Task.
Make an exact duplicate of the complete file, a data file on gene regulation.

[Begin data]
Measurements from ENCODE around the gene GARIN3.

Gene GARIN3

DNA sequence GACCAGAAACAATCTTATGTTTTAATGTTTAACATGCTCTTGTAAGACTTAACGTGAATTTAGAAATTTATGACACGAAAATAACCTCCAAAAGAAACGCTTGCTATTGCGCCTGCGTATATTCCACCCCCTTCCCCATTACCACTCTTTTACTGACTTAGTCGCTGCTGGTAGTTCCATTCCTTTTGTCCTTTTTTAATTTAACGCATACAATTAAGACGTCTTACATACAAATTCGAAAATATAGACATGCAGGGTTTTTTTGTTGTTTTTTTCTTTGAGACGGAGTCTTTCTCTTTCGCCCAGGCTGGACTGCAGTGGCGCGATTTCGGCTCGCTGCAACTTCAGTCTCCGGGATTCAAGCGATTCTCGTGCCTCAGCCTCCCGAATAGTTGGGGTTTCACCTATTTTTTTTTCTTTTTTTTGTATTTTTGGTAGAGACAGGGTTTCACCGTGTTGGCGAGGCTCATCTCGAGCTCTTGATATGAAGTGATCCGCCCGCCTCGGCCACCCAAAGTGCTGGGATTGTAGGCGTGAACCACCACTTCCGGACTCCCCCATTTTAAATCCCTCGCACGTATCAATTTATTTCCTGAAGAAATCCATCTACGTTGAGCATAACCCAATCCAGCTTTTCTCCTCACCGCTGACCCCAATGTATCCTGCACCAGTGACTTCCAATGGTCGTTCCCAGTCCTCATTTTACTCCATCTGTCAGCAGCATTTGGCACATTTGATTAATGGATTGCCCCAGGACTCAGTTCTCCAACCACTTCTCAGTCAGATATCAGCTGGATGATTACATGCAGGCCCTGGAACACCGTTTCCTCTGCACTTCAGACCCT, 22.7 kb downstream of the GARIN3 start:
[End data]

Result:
Measurements from ENCODE around the gene GARIN3.

Gene GARIN3

DNA sequence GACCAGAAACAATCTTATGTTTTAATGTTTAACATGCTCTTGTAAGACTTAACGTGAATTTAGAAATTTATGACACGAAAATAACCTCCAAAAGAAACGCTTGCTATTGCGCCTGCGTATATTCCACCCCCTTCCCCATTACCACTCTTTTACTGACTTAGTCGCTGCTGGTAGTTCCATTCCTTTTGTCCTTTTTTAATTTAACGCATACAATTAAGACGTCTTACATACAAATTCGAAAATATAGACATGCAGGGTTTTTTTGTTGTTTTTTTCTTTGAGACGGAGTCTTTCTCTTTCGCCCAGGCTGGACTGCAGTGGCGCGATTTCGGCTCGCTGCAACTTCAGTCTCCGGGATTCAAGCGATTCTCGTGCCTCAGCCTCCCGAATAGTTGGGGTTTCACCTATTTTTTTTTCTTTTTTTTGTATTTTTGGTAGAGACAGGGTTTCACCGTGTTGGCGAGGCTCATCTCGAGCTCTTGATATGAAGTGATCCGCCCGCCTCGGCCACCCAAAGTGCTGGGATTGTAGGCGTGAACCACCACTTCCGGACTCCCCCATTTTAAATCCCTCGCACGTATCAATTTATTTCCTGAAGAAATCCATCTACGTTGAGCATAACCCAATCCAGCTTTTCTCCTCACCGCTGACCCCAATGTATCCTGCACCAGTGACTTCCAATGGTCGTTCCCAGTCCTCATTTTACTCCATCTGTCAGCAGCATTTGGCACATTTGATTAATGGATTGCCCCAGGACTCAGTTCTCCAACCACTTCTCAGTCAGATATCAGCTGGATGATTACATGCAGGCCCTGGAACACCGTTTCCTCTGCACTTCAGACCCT, 22.7 kb downstream of the GARIN3 start: